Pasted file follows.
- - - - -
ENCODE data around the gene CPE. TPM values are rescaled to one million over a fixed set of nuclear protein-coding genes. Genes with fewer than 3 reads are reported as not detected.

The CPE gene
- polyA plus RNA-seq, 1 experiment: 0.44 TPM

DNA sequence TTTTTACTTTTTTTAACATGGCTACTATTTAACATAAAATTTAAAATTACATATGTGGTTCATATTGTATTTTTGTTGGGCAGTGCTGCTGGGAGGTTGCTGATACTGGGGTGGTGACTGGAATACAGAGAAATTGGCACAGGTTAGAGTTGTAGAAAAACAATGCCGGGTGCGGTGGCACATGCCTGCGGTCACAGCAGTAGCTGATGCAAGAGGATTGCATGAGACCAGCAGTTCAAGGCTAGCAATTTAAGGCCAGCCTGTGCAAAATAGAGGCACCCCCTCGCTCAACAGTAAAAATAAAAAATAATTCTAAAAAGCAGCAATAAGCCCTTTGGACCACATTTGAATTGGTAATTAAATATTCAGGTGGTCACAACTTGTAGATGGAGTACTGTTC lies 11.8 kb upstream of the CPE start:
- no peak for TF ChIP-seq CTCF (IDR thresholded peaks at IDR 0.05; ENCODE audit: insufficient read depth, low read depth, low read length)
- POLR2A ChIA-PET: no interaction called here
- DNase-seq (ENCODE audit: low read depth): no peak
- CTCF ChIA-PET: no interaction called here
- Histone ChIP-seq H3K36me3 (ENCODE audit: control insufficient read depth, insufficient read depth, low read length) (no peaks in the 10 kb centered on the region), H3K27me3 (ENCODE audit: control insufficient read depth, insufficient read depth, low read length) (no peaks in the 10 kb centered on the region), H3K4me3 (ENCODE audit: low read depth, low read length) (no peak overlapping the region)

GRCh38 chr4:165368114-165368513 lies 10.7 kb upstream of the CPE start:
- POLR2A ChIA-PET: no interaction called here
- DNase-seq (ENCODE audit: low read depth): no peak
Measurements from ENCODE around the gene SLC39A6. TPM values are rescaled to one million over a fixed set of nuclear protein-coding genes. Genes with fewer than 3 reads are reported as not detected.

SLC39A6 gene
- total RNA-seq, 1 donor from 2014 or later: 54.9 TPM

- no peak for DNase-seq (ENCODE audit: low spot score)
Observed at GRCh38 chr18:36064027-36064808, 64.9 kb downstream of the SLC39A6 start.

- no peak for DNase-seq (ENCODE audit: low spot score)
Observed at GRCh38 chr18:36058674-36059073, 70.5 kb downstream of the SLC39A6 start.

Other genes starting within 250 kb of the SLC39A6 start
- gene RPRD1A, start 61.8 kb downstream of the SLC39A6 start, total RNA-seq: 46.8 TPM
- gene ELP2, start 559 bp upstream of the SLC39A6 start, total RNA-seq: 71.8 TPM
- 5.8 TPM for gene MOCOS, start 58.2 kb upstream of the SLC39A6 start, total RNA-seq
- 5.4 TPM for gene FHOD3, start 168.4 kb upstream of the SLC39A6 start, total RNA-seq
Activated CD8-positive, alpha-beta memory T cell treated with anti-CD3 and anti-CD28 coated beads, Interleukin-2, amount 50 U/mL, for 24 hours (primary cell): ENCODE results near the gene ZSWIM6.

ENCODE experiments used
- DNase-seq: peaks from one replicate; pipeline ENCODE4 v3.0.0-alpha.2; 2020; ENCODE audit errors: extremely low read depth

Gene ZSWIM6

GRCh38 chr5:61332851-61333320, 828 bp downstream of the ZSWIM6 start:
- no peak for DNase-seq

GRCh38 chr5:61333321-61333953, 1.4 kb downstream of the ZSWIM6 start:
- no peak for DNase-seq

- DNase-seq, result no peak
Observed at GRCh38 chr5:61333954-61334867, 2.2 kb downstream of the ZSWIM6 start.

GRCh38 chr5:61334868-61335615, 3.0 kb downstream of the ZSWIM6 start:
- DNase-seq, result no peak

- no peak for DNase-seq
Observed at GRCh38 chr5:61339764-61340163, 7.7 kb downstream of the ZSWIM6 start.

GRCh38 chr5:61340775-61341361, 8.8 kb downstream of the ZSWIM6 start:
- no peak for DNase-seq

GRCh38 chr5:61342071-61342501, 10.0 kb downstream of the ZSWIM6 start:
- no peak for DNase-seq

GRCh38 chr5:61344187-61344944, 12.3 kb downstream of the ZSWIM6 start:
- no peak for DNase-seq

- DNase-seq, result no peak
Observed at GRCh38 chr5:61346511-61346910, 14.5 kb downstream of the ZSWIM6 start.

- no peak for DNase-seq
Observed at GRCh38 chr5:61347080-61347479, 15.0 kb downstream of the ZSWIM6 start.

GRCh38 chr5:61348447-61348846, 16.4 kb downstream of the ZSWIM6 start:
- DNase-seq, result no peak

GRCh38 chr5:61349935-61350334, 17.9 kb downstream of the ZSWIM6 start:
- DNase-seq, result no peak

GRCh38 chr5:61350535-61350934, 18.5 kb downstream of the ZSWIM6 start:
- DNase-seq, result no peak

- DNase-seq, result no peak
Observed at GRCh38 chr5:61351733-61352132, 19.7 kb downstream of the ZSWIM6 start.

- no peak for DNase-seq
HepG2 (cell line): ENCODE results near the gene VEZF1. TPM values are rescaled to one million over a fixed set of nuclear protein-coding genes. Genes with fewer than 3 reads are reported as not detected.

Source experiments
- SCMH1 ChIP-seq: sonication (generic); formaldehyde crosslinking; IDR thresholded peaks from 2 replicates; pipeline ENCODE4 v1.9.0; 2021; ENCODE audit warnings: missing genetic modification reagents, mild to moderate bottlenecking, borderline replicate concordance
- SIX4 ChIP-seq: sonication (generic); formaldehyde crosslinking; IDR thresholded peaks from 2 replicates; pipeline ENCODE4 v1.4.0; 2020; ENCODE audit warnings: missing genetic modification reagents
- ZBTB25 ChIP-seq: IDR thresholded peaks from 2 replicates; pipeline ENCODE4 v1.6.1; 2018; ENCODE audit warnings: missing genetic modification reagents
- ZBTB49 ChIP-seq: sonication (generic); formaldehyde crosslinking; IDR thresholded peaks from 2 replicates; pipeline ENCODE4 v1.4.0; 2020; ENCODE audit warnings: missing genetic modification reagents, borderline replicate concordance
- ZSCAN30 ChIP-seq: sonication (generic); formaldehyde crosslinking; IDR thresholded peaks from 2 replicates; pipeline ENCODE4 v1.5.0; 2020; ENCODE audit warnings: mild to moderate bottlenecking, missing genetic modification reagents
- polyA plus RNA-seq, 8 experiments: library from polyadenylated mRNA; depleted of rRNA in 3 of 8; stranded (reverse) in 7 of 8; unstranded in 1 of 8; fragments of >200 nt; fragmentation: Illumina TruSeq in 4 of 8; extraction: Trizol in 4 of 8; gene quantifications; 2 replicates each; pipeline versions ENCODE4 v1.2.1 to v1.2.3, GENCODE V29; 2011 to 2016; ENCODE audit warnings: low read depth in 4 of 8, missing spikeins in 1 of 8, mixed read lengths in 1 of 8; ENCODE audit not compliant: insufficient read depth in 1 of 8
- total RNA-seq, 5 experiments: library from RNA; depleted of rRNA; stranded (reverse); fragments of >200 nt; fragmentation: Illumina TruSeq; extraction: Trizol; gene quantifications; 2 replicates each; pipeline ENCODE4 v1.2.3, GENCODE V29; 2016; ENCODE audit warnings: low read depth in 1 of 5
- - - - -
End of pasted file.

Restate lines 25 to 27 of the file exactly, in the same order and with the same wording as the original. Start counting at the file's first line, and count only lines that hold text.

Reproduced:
Activated CD8-positive, alpha-beta memory T cell treated with anti-CD3 and anti-CD28 coated beads, Interleukin-2, amount 50 U/mL, for 24 hours (primary cell): ENCODE results near the gene ZSWIM6.

ENCODE experiments used
- DNase-seq: peaks from one replicate; pipeline ENCODE4 v3.0.0-alpha.2; 2020; ENCODE audit errors: extremely low read depth